8 8 Pushing down to reach the Ultra Poor: Definition of the Ultra Poor Households with < 10 decimals of land. Those who earn livelihood as beggar, day laborer, domestic aid. Households with no productive assets. Children of school-going age taking up paid work. No adult active male member in the household

9 9 Pushing down to reach the Ultra Poor: A Brief Overview of HH Identification Process A. Geographical Area Selection: - Identifying areas with high incidents - NGO Survey conducted - Identify specific villages with high ultra poverty incidents B. Household Selection: -Participatory Rural Appraisal conducted following 3 steps: * Rapport building * Social Mapping * Wealth ranking -Door to door mini survey - verification

10 10 54 % completely landless 50% of household cannot afford two meals a day 70% depend on irregular day labour for income source 95% ultra poor have no fixed place for defecation Only 3% of the ultra poor household reported ever participation in development programs Some Baseline Information : 2002

11 11 Supports and services provided to ultra poor members through the pushing down strategies Enterprise Development Training Special Investment :Asset Transfer/ Stipend as short term income support Tailor made health care program Tailor made social development services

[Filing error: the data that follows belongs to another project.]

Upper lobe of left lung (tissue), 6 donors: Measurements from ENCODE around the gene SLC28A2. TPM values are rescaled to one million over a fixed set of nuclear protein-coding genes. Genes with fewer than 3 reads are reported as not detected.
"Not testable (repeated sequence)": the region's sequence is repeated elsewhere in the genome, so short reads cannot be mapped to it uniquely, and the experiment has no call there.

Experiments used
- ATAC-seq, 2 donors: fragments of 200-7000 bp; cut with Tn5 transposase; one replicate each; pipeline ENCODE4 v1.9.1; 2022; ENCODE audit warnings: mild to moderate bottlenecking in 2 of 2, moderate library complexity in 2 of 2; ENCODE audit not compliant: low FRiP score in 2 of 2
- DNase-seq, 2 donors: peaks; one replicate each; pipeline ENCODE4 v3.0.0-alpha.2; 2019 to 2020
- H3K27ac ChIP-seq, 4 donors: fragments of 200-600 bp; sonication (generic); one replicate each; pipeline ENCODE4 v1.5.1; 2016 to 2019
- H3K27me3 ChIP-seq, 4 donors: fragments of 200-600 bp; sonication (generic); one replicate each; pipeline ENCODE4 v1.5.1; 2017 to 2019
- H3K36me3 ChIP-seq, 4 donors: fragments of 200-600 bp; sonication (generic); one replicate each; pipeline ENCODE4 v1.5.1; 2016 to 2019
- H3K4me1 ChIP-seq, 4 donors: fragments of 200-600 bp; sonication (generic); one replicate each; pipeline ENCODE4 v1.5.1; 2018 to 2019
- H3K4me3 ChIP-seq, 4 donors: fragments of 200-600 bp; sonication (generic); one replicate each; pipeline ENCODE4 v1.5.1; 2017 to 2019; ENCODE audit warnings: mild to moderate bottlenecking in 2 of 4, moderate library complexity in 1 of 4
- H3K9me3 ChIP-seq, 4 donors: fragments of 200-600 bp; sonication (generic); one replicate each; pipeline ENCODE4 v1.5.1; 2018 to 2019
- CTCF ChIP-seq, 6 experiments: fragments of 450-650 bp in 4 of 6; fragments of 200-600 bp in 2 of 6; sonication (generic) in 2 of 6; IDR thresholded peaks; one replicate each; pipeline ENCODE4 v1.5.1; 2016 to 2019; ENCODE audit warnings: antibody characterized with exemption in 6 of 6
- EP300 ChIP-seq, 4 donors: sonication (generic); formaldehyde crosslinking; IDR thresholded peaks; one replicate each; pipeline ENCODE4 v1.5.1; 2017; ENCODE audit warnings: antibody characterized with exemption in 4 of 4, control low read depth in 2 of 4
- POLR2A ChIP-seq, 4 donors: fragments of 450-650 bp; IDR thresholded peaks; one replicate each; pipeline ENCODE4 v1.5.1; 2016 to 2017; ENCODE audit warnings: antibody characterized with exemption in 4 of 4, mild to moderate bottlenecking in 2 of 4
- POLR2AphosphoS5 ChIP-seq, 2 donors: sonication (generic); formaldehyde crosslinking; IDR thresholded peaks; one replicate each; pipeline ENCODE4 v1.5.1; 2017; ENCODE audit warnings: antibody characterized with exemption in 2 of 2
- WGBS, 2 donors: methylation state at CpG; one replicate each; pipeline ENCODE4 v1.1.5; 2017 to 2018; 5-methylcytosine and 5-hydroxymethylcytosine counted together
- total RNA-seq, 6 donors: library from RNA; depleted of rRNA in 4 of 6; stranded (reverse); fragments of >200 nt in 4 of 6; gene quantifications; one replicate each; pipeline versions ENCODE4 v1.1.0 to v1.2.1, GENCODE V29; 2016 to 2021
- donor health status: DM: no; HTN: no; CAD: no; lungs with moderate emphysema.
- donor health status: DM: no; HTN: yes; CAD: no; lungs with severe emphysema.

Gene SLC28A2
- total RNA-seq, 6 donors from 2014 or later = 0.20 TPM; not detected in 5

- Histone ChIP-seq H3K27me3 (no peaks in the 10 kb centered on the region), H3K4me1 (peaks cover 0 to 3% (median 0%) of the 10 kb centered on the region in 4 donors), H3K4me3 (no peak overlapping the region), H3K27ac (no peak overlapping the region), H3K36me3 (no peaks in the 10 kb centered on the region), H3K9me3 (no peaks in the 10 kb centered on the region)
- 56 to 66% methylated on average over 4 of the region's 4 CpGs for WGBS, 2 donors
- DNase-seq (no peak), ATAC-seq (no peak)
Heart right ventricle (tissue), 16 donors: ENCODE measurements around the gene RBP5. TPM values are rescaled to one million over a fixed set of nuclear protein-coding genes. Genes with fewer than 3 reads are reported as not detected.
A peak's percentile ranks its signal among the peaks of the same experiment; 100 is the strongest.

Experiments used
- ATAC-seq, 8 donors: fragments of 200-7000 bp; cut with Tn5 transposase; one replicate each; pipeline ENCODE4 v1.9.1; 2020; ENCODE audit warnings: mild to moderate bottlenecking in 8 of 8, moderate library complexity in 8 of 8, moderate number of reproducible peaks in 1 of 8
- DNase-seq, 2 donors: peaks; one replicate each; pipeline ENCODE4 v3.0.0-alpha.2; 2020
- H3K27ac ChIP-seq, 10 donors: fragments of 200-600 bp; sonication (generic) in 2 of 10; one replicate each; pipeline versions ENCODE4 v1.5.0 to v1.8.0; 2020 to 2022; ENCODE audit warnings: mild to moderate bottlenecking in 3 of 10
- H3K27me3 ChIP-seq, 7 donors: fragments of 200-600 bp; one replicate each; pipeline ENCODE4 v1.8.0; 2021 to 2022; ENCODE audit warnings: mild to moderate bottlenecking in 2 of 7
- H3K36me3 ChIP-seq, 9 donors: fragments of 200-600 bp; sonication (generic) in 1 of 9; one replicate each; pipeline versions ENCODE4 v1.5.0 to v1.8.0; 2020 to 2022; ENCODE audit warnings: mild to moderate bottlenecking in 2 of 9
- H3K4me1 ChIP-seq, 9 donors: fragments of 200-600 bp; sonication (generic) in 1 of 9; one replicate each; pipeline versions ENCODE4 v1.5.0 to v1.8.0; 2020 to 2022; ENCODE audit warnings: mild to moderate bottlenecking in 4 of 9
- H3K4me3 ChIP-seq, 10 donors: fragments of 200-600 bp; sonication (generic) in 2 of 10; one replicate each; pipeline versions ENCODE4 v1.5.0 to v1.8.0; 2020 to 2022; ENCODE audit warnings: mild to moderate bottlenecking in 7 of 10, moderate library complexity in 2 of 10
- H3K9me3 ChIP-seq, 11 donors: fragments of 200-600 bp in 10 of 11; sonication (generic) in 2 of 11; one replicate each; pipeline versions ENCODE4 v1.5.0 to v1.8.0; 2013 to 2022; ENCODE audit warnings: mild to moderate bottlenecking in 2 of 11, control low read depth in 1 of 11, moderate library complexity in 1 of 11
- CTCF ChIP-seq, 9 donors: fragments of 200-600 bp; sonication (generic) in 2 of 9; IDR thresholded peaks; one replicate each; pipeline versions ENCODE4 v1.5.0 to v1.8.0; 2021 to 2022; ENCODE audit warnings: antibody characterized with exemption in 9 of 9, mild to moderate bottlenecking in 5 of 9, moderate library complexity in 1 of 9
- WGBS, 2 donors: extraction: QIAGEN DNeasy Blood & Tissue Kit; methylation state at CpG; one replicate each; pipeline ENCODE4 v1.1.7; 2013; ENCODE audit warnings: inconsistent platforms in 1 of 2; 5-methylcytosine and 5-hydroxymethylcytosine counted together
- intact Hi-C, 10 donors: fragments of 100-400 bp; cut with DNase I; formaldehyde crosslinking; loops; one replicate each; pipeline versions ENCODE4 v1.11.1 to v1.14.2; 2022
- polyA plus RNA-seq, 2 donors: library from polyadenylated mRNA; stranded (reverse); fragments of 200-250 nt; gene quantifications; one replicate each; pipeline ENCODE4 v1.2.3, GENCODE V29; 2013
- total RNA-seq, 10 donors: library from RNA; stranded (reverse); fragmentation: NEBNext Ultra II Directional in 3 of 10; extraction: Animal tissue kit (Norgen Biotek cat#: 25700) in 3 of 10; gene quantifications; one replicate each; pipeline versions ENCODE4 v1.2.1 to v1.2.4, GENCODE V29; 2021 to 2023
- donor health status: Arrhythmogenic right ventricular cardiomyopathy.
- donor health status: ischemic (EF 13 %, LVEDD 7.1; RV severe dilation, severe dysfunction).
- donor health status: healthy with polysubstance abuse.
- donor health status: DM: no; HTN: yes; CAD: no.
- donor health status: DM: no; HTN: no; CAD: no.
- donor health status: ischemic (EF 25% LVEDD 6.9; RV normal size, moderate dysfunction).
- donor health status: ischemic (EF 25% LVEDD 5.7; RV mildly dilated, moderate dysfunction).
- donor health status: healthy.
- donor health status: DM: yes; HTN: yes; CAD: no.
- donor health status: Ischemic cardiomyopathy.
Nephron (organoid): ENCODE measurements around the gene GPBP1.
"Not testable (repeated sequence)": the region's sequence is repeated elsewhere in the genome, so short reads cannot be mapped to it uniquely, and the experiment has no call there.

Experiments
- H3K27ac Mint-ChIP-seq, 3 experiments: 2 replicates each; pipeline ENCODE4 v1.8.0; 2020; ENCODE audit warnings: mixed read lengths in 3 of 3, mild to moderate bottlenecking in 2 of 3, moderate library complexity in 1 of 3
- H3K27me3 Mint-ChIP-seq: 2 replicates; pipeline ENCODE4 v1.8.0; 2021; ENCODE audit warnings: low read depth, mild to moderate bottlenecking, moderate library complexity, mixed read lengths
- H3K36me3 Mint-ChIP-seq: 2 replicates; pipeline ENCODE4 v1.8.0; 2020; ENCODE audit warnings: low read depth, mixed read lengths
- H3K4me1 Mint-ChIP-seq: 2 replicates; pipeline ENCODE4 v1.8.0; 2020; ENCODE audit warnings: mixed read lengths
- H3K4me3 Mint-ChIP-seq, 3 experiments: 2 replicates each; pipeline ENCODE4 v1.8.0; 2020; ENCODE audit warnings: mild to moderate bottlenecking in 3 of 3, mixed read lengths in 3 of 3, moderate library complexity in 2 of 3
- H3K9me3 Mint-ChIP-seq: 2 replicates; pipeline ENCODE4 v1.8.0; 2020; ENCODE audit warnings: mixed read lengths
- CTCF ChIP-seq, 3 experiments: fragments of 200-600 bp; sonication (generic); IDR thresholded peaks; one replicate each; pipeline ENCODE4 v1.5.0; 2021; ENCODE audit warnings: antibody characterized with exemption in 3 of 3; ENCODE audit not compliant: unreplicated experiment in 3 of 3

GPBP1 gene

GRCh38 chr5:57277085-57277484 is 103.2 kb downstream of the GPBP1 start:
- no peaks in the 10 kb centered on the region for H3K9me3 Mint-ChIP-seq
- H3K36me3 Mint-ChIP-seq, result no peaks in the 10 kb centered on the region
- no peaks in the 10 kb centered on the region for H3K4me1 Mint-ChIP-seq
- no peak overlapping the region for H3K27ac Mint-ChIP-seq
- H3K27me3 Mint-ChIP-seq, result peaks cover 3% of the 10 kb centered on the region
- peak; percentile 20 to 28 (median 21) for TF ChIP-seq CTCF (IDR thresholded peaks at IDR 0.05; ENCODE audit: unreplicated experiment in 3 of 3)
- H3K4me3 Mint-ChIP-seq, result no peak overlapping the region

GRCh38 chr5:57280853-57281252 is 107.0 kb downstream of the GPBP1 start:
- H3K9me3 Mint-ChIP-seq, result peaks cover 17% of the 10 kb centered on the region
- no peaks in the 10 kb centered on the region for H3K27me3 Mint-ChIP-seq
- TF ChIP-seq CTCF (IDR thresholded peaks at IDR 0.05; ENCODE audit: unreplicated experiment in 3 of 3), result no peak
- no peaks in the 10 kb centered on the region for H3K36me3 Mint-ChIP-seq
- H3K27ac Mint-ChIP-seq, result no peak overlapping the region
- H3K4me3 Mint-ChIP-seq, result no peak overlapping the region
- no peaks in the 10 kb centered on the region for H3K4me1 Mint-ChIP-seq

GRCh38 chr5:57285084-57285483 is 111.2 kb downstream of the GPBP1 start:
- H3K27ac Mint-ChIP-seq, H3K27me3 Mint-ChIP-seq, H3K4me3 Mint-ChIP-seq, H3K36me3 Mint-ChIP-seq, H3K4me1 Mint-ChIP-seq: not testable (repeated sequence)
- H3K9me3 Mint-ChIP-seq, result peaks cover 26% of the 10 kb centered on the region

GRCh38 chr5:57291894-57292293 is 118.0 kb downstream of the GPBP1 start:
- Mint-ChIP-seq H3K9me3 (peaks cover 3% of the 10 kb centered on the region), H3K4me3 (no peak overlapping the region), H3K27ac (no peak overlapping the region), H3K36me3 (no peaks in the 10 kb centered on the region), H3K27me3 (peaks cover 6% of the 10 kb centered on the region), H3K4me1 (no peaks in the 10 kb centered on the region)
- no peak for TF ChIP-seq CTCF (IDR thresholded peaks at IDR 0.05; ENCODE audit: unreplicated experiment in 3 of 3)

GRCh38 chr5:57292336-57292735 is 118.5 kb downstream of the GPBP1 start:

12 12 Some Special Features of Enterprise Development Training Programme 3-5 day class-room Training and monthly/quarterly refresher courses. Hands on Training throughout 24 month period. Ensuring technical support and input supplies to run the enterprise successfully.

13 13 Some Special Features of the Asset Transfer/ Special Investment Component Asset transfer as grant. Support in kind Weekly stipend for short term income support Close supervision for 24 months

14 14 Tailor Made Health Interventions for the Ultra Poor Members Promotive (eg. Health education, awareness raising for family planning, use of sanitary latrines, etc.) Preventive (Immunization, ANC, Vitamin A, etc.) Limited curative care (TB treatment by Health Volunteers, Access to qualified health practitioners, etc.) - Financial Assistance For Mild and Severe morbidity

15 15 Tailor Made Social Development Program for The Ultra Poor Members Social Awareness Education Community Mobilization (Village Poverty Reduction Committee) Confidence building